I don't know too much about Garrison Hawk but anytime an artist partners with the legendary production team, Sly & Robbie, for a full-length album, I'm interested.  This album brings the high quality heavy basslines that are to be expected from the duo, and Hawkins does his best with the vocals.  At times he comes with a roughneck sound, while at others he shows off his nice singing voice.  While it's impressive to see Hawk's vocal range, the roughneck style got a little old, and I thought he could have sung more.

As for my top three lesser-known artists:  Soul is Heavy by Nneka, then two samplers from Sinizen and The Lions.

Born in the Delta region of Nigeria, Nneka's musical journey started long before her first album released in 2005.  Soul is Heavy, her third album, dropped this last February.  While this album is more soul/R&B than reggae, it was such a surprise that I had to promote it!  Her voice has flashes of both Erykah Baduh and Macy Gray, and is accompanied by a band that that keeps the energy high, and makes it impossible to skip any song on the album.  Nneka's message is very similar to those of the reggae genre.  She declares the album "deals with issues that have to do with the day-to-day life of the people: corruption, false prophecies, religion, war conflict..." Out of the five albums mentioned, I would recommend this the highest to check out.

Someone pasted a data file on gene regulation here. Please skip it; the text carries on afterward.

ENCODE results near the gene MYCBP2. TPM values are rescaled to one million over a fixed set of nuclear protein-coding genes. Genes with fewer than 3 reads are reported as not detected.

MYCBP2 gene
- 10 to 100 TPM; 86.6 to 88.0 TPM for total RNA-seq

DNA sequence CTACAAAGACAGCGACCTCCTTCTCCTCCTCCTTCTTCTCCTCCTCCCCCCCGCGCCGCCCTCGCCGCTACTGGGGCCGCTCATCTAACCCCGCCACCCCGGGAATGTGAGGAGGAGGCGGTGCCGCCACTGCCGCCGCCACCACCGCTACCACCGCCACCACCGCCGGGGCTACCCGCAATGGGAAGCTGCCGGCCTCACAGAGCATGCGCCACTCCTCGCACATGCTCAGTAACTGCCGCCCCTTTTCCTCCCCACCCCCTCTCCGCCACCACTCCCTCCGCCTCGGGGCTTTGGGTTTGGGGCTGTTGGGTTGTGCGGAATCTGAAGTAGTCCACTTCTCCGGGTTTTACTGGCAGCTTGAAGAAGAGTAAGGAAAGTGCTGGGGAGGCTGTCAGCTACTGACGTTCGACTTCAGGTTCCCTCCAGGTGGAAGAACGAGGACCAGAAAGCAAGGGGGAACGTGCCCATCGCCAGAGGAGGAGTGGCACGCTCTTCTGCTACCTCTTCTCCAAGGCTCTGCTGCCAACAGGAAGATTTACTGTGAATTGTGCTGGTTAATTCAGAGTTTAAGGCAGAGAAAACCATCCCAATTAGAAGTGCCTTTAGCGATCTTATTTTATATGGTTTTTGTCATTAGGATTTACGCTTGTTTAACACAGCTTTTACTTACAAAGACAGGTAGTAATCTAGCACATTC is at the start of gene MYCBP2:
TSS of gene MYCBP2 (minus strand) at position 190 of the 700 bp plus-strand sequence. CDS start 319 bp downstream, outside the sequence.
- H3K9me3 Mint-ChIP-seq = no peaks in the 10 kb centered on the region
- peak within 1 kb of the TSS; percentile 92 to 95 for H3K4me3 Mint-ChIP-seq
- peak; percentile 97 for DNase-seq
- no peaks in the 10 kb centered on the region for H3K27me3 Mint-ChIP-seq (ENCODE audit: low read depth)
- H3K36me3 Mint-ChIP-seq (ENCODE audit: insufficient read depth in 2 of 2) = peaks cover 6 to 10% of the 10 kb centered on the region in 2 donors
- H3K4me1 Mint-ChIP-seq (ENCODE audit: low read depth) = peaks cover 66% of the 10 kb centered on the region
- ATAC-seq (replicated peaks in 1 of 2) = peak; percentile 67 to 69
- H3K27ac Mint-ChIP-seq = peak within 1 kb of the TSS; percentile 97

Sinizen and The Lions are both out of southern California, and both seem come through with a Sublime, Slightly Stoopid style of reggae.  Both bands have a real clean sound, with a solid horn presence.  The Lions seem to have a more old school sound, while Sinizen is a little more pop-infused. The female vocals in the Sinizen track is a nice addition.

Friday, May 18, 2012

Latest Dancehall Feud

Assassin – A.K.A. Agent Sasco – is apparently feuding with Dancehall up-and-comer, Khago. Assassin recently voiced his disapproval of Khago in one of his latest singles, Bun Freaky Ras, essentially accusing the new-comer of being a hypocrite - a fake Rastafarian. 

Khago has been perceived by many to be a Rasta because of his long dreadlocks. In reaction to Assassin’s accusations, Khago backfired, assuring the reggae and dancehall communities that he never claimed to be a Rasta. “Mi separate religion from music. Mi never tell nobody say mi a Rasta. Mi and nuh man never meet up a Bobo Hill. Dem a look a hype. Everybody can grow locks, but a nuh every man a Rasta,” Khago tells the Jamaican STAR.

This story echoes similarities to the Natural Black story a week or so ago. Black recently cut off his signature locks and left Rasta and reggae music behind to pursue Dancehall music, and to avoid being perceived as a hypocrite in the eyes of the Rastafarian community.

In Sasco's defense, it's hard not to think you're a Rasta when you have songs like Jah Protect Me (below). 

Wednesday, May 9, 2012

Romain Virgo: The System

Let me start by saying that Romain Virgo is easily one of the most promising young artists in Jamaica, hands down.  When I heard news of his most recent album, I couldn't wait to check it out.  Now having said that, I listened to The System for the last week and unfortunately must say that I'm not so impressed.  It's not that the album is of poor quality.  The production is there, and Virgo tries his hardest, but there is just something about the album that doesn't make it stand out to me.  I think a big part of it is that most of the songs seem to blend in from one to the next; nothing stood out to me except "I Am Rich In Love," which has been around for a while.